to turn back on something

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SAIP0

Senior Member
Latvian
Dear all,

I doubt understanding the following phrase correctly:

"Even in the adventure stories [..], the story, which begins as a simple series of adventures, turns into a mystery, and compels us to turn back on it, to reread its enigmas more attentively."

Could you, please, help me? Does it mean that the reader is compelled to start the story over in order to be able to understand what is actually happening?

Thanks in advance.

Regards
Saip0
 
  • Andygc

    Senior Member
    British English
    Thanks. It is a slightly odd way of phrasing it, but I would read it as meaning that the reader has to go back to earlier parts of the book to re-read the enigmas - not necessarily to re-read the whole book. "it" refers back to "the story", which is rather far away in the sentence, which doesn't help understanding.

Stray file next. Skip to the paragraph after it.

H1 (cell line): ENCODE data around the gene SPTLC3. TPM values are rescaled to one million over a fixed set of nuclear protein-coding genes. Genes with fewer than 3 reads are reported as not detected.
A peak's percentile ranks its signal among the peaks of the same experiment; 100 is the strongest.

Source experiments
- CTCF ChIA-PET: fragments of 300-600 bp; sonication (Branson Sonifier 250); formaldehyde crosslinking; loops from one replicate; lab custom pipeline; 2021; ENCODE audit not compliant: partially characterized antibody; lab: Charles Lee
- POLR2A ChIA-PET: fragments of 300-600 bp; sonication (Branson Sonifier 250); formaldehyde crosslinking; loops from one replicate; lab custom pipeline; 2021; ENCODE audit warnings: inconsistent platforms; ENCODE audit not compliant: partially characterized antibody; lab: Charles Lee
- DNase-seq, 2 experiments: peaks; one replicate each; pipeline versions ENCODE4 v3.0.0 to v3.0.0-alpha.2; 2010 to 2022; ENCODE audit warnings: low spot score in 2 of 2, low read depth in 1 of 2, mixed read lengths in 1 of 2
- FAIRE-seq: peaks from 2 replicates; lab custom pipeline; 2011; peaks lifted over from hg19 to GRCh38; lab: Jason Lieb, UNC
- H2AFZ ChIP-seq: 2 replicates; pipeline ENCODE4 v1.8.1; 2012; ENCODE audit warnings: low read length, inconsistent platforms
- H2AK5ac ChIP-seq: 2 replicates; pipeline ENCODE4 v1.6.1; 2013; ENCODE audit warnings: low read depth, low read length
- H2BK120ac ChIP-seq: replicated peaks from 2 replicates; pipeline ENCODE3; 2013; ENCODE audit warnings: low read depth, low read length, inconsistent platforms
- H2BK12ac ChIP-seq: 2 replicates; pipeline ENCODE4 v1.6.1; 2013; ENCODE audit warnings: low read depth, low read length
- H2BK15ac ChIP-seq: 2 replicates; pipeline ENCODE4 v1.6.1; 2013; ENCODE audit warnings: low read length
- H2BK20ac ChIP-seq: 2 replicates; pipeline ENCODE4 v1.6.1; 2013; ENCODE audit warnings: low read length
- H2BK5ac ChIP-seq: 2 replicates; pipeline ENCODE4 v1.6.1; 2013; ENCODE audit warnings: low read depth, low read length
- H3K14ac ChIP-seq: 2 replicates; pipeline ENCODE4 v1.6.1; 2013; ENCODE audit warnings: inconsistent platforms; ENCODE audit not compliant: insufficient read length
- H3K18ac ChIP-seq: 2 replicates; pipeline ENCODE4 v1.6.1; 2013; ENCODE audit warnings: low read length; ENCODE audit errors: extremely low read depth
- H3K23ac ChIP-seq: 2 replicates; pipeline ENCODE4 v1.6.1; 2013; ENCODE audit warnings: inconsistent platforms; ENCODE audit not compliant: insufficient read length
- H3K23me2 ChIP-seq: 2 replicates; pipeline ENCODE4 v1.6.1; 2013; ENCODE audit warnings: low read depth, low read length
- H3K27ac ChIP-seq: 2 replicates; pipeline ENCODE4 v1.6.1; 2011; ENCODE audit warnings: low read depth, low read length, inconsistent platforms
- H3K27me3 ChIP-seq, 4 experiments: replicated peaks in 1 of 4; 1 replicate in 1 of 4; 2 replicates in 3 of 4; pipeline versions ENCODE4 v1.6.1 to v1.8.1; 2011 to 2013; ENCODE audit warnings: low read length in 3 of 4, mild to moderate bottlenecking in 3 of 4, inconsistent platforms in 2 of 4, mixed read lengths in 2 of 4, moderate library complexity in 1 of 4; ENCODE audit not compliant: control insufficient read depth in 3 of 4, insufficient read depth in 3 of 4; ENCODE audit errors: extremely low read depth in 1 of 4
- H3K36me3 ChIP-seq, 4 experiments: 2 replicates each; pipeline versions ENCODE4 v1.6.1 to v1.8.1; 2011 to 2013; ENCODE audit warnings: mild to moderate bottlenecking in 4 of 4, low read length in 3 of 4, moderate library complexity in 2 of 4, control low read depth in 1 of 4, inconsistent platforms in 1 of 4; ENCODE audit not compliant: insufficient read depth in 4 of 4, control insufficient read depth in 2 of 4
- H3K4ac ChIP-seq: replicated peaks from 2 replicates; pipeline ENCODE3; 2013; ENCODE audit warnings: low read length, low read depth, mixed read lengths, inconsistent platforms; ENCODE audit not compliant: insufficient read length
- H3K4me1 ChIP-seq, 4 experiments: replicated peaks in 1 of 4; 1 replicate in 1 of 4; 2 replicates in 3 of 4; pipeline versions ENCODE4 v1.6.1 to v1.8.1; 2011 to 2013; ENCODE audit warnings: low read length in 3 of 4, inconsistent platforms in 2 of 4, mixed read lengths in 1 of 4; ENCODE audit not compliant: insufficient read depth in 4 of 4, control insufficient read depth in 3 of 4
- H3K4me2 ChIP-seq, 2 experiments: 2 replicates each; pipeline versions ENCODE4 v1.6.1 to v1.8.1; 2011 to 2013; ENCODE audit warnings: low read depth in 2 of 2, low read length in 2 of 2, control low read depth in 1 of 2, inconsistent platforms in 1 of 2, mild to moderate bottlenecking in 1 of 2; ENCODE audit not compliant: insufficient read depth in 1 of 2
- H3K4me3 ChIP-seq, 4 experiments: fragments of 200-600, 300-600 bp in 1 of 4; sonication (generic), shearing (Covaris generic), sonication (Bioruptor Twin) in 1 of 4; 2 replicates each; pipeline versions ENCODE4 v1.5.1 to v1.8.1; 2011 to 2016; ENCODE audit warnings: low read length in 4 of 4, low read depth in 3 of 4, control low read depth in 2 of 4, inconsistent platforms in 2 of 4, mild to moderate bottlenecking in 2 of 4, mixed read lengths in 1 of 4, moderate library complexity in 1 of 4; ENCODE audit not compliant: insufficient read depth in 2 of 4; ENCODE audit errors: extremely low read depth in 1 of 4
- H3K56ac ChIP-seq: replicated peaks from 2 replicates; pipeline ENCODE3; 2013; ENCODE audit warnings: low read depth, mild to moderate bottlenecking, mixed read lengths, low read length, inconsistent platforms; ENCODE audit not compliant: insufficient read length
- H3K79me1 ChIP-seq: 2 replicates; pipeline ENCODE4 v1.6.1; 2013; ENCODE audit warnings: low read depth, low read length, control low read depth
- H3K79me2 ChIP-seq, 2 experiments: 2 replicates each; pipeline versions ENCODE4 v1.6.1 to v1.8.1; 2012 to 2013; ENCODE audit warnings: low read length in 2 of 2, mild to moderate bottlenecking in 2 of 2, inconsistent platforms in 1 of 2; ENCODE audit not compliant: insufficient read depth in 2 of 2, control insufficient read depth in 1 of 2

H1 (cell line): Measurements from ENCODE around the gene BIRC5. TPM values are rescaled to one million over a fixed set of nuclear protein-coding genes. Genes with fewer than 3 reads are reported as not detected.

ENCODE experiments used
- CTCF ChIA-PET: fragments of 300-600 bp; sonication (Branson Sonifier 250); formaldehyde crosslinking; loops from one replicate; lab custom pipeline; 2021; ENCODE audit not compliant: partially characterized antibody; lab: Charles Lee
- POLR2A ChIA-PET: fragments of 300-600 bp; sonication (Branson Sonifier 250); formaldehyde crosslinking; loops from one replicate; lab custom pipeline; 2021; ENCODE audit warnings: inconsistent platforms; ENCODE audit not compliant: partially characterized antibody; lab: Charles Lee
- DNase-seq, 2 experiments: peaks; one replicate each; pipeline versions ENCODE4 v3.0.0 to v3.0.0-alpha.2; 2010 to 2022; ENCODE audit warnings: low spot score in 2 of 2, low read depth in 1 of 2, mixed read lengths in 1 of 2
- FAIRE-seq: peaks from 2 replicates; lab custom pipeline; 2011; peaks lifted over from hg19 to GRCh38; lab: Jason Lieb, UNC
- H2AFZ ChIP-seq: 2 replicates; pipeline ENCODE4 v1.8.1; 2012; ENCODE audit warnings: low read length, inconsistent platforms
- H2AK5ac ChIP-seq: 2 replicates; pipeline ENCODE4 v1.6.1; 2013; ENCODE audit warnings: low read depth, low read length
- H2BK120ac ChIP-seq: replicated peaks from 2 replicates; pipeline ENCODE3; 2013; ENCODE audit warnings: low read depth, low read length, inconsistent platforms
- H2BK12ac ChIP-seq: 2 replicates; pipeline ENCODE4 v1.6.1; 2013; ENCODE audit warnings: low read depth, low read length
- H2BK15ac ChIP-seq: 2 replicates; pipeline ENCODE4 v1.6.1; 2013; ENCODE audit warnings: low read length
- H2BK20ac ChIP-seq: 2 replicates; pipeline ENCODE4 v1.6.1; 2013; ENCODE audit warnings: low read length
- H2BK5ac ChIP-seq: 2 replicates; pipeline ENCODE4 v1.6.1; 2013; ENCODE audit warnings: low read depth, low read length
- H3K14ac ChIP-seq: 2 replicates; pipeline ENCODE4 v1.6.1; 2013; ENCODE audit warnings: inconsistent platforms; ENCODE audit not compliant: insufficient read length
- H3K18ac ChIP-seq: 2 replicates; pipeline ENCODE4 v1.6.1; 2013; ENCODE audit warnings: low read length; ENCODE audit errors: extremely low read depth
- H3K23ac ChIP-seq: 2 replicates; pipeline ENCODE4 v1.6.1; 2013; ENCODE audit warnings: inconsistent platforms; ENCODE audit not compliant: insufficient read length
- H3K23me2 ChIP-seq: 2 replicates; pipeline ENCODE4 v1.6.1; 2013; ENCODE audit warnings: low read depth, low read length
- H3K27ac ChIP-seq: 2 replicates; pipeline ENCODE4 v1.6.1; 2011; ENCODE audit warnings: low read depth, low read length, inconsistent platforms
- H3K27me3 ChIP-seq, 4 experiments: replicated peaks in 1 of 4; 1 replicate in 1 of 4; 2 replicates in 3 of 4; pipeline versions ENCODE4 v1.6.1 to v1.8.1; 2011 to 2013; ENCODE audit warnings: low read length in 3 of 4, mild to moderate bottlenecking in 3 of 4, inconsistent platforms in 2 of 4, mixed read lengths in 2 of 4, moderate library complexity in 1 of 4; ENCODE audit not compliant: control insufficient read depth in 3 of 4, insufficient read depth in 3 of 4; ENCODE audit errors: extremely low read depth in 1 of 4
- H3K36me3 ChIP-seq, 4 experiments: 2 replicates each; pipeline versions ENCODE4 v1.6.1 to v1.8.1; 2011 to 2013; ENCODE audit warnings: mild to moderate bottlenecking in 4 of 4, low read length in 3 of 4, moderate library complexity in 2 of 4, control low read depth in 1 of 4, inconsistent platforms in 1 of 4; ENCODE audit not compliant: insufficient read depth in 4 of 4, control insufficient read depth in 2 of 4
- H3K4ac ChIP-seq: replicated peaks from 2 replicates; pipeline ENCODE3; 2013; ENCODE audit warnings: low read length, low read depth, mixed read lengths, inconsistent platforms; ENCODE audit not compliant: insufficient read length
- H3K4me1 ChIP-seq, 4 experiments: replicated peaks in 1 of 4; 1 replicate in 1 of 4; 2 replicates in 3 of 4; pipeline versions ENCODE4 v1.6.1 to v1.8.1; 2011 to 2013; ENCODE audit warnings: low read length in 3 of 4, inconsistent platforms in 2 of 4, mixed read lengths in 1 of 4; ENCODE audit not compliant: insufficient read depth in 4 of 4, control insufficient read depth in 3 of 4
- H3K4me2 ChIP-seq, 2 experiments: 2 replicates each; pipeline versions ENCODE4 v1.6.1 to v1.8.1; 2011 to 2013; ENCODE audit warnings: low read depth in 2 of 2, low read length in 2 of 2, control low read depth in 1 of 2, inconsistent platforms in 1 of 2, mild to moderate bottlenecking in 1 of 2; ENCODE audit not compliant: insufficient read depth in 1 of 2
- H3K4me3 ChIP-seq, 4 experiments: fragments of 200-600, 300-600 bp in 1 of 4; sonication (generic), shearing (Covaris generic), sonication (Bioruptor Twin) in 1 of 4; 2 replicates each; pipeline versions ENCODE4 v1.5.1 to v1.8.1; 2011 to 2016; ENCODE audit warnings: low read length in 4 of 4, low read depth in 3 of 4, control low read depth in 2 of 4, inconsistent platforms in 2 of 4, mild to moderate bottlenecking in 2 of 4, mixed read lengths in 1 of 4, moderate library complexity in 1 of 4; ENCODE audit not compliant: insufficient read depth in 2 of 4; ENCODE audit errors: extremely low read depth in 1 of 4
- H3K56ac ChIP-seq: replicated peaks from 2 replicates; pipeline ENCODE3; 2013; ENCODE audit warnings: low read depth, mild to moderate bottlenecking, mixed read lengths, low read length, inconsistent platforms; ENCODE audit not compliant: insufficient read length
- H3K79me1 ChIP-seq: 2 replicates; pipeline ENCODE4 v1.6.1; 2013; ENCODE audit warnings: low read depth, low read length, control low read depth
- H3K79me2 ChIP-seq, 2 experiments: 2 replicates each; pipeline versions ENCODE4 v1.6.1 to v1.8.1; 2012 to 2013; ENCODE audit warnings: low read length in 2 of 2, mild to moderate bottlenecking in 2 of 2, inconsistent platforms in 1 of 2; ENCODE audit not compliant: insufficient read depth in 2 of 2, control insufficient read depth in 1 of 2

PS. Another reason it's a little odd is that you tend to read it as a comma-separated list: which begins as a simple series of adventures, turns into a mystery, and compels us. I'd find it much clearer if it was the story, which begins as a simple series of adventures, turns into a mystery, compelling us ...

    Because it is not a comma-separated list, I find the comma before and compels us redundant.
     
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